3 Surprisingly Easy Ways To Improve Your Memory Right Now

Some simple tricks for boosting your powers of recall.

Want to improve your memory? According to the latest research, here are three things that have been proven to increase scores on memory tests. The best part: These tips are surprisingly easy to incorporate into your day-to-day life.

Read aloud

According to research conducted at the University of Waterloo, people are more likely to remember what they read aloud. In a study, 95 participants were asked to either read a list of words silently, read the words out loud, listen to a recording of someone reading the words, or hear a recording of themselves saying the words. (All participants were recorded reading the list weeks in advance, without knowing why.)

Those who read aloud performed the best in a subsequent memory test, followed by those who heard the recording of themselves. Those who read the words out loud recalled about 15 percent more words than those who read silently.

One of the theories about why the strategy works is that when we’ve read something out loud, “it stands out from the background of things we didn’t read out loud,” says Colin MacLeod, a professor and chair of UW’s department of psychology who co-authored the study, which was published in late 2017. “We think, ‘I remember saying that aloud.’”

“A 15% advantage is pretty good, when you consider how easy it is to achieve,” says MacLeod. So if you can never remember where to find your keys, try saying where you’ve put them out loud as you set them down — no matter how weird that may feel.

Create a “memory palace”

Humans have evolved to recall things in certain locations – remember, before GPS, when you used landmarks to travel to a relative’s house? According to a study published last year in the journal Neuron, we’re more likely to remember things if we fix them in a certain place in our minds.

In the study, 17 participants were trained in an ancient technique known as “memory loci.” They were given memory tests six weeks later. Before the training, participants could only recall 26 words out of a list of 72, while after the training, they remembered 62 words — demonstrating that this age-old technique does work.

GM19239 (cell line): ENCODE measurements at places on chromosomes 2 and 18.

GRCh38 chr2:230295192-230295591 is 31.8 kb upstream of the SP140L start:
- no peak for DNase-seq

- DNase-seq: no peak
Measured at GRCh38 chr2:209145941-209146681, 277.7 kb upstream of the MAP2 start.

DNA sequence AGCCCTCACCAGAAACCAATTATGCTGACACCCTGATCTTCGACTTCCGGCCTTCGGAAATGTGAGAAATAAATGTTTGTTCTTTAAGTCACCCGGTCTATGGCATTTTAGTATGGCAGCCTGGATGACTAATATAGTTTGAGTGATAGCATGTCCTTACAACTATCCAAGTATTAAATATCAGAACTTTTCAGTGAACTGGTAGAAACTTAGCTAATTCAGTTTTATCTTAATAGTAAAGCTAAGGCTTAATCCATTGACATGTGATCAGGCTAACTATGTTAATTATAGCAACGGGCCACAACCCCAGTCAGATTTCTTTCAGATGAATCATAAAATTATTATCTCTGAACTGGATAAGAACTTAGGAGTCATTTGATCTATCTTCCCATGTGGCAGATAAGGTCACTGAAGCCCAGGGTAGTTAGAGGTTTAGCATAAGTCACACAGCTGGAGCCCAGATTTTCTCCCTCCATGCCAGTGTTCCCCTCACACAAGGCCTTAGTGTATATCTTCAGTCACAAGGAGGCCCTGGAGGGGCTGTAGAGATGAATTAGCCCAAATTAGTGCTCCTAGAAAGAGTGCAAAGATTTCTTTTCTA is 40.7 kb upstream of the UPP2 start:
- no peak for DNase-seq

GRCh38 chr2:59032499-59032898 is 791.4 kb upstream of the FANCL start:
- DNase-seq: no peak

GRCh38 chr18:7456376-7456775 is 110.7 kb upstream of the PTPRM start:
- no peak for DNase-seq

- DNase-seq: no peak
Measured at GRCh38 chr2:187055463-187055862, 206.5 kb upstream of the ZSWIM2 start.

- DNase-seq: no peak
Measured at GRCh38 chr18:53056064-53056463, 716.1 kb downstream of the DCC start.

So how do you use the memory loci trick? The first step is to imagine a physical setting. Maybe it’s a café you frequent, maybe it’s your house, or maybe it’s a particular city street. “A mistake people make is they suddenly have to remember something, so on the spot they try to come up with a location – that doesn’t work so well,” explains Boris Konrad, a co-author of the study and a professional memory trainer in Germany.

Once you have your location, also known as your “memory palace,” you can imagine the words or concepts you are trying to remember in that setting. For example, if you’re trying to remember a grocery list, you could picture a pitcher of milk on your kitchen table, bread on your couch, cookies on your coffee table, and so on. “The technique especially gives an advantage when things have a specific order, like with a list or speech,” explains Konrad.

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Getting your heart rate up through exercise can improve your memory, according to researchers at McMaster University. After exercising for 20 minutes three times a week for a total of six weeks, previously non-exercising participants performed about 10% better on a memory test, explains Jennifer Heisz, lead researcher of the study and an assistant professor in kinesiology at McMaster.

In the study, participants cycled on stationary bikes, alternating between one minute of high-intensity spinning and one-minute low-intensity spinning. This kind of “interval training,” or alternating between bringing your heart rate very high and slowing down, seems to be the most effective exercise for improving memory function, according to Heisz. But even moderate, steady jogging can boost your memory – you’ll just have to go for longer. (A 30-minute jog would have about the same benefit as a 20-minute high-and-low intensity cardio workout).